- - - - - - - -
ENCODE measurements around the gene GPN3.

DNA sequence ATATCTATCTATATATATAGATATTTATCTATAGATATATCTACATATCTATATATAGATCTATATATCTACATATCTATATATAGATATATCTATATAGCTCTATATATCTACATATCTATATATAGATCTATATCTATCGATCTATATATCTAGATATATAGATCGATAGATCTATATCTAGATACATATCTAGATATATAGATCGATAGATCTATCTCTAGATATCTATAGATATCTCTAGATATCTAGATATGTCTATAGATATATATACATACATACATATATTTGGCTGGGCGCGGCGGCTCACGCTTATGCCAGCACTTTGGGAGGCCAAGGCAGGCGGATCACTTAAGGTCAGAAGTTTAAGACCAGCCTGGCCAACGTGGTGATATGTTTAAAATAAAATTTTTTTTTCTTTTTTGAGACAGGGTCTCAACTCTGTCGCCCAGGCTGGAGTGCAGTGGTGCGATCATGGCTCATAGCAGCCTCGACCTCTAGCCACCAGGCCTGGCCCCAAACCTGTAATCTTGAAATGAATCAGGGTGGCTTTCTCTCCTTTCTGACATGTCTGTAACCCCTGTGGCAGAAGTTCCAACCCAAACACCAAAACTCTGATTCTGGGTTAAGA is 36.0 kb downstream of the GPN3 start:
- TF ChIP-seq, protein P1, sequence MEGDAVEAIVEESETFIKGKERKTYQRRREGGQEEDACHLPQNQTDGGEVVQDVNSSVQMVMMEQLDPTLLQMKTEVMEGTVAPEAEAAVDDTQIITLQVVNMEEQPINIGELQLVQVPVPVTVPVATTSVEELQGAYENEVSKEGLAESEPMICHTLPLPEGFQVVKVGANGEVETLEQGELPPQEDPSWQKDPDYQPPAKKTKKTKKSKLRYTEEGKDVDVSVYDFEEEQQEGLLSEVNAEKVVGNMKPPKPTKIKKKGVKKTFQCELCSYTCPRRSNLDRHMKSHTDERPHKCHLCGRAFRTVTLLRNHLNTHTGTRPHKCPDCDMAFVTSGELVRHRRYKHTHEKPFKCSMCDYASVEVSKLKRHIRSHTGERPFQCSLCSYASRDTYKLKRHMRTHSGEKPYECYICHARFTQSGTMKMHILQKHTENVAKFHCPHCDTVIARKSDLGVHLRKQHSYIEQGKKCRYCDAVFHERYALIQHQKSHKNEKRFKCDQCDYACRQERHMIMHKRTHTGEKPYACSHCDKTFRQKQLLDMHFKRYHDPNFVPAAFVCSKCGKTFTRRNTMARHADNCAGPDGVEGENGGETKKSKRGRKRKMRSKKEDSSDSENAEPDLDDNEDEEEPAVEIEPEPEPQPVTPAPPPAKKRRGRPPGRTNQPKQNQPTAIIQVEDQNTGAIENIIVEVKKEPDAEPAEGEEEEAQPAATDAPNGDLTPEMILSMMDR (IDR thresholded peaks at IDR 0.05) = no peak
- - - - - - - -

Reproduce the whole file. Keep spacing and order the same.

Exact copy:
ENCODE measurements around the gene GPN3.

DNA sequence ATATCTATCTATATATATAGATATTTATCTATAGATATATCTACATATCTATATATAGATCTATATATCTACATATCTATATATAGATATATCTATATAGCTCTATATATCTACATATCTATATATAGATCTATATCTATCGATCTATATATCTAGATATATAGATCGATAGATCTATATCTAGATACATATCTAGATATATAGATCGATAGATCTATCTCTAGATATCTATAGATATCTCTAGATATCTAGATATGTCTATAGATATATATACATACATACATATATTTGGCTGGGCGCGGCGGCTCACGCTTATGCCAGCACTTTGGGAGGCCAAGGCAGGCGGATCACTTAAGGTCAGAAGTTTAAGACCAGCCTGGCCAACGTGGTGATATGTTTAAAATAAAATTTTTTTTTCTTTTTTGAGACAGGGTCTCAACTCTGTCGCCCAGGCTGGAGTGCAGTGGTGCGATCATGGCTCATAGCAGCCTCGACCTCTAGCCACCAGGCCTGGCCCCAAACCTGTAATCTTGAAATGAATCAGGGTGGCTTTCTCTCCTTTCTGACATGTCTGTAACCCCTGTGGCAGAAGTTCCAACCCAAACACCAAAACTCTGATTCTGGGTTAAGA is 36.0 kb downstream of the GPN3 start:
- TF ChIP-seq, protein P1, sequence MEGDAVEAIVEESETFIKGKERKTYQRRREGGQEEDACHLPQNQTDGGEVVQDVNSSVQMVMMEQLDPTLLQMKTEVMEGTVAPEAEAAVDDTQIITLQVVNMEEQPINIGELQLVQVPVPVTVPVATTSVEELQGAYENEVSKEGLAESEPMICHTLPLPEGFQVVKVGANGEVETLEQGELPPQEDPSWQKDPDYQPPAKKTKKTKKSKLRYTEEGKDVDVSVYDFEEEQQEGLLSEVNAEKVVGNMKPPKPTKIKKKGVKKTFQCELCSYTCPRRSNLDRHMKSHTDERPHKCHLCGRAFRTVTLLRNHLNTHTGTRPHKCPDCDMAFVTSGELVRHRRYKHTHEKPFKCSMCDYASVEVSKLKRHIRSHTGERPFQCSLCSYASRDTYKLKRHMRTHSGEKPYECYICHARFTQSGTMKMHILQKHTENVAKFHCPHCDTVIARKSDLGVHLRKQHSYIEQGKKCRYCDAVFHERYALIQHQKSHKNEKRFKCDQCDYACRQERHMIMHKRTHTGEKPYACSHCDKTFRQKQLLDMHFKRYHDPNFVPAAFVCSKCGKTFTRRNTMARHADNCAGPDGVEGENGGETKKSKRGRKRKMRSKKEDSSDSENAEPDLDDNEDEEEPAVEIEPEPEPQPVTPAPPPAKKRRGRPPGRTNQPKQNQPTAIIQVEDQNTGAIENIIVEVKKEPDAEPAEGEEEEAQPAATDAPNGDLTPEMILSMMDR (IDR thresholded peaks at IDR 0.05) = no peak